Also remember that for each characteristic or passion you have, there will usually be many possible choices. One of the most common dreams to have today is to work for yourself. And we certainly can all understand that; who among us hasn't suffered through a terrible boss? Maybe you want to work for yourself running your own motorcycle shop, but you do not have any money saved to open up your own business. Is it more important to own your shop or is it more important to work for yourself and have time to work on your own bike(s)? Do you need to own the shop all yourself or would a partnership work? What kind of background and experience do you have? 

Once you have decided what journey would be the best for you to take, break the whole trip down into bite-size SMART goals. Many of those goals will need to be revised when you finish the goal before it; if your first goal is bound to a year and your second to two years, after the first goal is met you'll have a better idea if that second goal can be completed faster or if it needs more time. You may even find that some of your goals are not relevant, specific enough, or attainable as one big goal.

Now that you have chosen your path and made your goals, this is the time when you may need to share these plans with someone. If you are responsible (whether in full or in part) for someone else's income or resources (such as a parent, spouse, or business partner), you will need to determine when and how to communicate your new plans to them. If your new goals will bring in sufficient money for the family but may make it tighter financially, highlight the positive benefits as well (more time home, more flexible schedule, bigger money long-term, and so on). If your spouse is hesitant or you anticipate problems, pitch it like a business plan. Do your homework beforehand so that they understand you know what you are getting into.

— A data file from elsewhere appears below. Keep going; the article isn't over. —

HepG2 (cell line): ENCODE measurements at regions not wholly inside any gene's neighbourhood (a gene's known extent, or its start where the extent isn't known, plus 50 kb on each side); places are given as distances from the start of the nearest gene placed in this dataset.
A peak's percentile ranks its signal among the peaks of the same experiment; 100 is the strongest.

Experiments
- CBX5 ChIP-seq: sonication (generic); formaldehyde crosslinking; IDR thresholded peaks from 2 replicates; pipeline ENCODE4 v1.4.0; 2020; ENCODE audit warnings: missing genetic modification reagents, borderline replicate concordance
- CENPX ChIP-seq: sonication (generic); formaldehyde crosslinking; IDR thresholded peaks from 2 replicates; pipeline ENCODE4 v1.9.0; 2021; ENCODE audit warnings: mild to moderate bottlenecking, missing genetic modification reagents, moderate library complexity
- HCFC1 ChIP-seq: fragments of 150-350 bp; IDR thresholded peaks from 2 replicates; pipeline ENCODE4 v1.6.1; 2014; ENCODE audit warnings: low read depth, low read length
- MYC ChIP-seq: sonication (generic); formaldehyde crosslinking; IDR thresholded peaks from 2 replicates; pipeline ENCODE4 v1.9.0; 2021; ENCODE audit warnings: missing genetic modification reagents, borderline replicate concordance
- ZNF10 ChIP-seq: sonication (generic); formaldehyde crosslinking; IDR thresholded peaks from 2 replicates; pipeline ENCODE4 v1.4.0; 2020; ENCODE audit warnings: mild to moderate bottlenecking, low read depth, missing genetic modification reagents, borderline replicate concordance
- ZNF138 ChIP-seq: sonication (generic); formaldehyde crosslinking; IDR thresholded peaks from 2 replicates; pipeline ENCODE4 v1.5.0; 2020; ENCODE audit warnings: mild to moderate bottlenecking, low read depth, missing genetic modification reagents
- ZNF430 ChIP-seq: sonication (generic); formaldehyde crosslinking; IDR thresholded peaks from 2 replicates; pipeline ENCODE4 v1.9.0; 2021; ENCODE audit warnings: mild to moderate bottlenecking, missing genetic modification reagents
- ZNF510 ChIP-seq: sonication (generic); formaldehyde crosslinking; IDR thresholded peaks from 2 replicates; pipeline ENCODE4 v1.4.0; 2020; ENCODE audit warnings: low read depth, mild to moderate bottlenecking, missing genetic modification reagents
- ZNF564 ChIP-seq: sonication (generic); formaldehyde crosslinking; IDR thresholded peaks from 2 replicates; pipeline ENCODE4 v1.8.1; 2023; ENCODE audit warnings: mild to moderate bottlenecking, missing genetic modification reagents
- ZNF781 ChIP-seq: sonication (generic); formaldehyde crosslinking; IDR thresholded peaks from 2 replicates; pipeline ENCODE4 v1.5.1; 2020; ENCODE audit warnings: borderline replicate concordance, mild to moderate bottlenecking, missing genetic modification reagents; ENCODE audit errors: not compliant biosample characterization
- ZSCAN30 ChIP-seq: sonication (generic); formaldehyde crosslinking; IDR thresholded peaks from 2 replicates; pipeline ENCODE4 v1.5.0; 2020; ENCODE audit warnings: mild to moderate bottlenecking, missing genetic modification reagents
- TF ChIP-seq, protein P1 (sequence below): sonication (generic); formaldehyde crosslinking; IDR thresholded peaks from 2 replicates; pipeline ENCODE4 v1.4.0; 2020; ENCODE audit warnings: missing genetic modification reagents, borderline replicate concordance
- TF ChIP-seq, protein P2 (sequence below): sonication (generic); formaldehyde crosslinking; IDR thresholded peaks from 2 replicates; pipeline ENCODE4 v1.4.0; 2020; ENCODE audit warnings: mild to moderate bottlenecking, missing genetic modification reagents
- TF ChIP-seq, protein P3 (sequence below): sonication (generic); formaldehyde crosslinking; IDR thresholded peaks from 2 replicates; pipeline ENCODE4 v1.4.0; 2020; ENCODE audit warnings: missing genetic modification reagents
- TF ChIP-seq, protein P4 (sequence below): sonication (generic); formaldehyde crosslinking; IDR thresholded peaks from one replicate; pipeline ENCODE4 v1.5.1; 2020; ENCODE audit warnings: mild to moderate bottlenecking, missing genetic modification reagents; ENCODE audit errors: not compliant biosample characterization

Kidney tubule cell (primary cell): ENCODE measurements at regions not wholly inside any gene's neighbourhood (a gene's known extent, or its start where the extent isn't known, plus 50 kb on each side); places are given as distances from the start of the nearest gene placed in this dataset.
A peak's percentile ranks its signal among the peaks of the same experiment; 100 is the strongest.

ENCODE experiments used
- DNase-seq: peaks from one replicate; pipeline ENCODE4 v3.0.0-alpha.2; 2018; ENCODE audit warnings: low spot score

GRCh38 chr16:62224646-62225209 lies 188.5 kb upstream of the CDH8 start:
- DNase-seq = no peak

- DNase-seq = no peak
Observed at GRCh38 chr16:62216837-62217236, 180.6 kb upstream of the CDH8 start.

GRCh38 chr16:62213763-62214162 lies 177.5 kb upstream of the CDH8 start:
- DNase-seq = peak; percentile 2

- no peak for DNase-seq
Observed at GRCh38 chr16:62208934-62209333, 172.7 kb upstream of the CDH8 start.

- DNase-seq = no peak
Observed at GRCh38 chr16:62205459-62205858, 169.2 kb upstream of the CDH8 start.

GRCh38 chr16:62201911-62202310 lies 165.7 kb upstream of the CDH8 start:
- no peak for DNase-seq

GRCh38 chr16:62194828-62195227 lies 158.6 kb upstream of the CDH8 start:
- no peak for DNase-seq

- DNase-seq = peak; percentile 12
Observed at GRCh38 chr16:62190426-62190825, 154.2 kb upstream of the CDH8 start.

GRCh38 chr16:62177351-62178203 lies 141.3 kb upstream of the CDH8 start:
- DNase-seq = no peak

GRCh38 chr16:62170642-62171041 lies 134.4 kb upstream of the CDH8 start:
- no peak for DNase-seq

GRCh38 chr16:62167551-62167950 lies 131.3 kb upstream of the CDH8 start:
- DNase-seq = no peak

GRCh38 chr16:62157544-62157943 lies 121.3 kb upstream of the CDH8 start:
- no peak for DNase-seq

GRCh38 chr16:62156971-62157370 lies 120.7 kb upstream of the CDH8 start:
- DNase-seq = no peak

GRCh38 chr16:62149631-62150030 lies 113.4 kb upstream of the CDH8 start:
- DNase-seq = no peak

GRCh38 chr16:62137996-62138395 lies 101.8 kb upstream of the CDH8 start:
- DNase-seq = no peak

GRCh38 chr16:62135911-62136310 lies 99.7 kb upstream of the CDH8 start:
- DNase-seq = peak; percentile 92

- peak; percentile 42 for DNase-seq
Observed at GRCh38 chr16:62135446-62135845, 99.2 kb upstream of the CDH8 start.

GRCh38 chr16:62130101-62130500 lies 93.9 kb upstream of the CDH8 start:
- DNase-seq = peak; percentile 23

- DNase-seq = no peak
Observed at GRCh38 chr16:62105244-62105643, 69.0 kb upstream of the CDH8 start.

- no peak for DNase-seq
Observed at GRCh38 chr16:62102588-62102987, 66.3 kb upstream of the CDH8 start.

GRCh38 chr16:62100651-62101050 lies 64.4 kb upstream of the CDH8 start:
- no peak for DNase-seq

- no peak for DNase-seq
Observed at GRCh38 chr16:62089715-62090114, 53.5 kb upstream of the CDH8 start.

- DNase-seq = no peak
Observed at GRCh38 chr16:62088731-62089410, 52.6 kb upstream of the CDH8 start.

Also consider the impact you'll have on those with or for whom you work. If you have a business partner and want to leave the business entirely, give them plenty of notice as well as options for closing the business, buying you out, etc. Alternatively, you do not need to tell your boss what you are doing too far in advance.  
Lastly, develop a backup plan. Save your money. Have a second job for a while until you are sure your plan A will pan out. When you do give notice, ask for consideration for a future position if you decide to return.
 Money: Abundant Living
Abundant living, put simply, is about appreciating the money that you have and using it to meet your needs. Whether what you have is a little or a lot, you can live abundantly as long as you can pay your bills. 

Too often we spend our time comforting ourselves with money; this may occur in an obvious way, such as growing our ego as we grow our bank account or less obviously like buying an ice cream cone when we've had a hard day. Sometimes a person may see someone homeless, then go in an electronics store and drop $200 just to remind themselves that they can; this tends to occur most often with people that, at one time or another, did not have enough to make ends meet.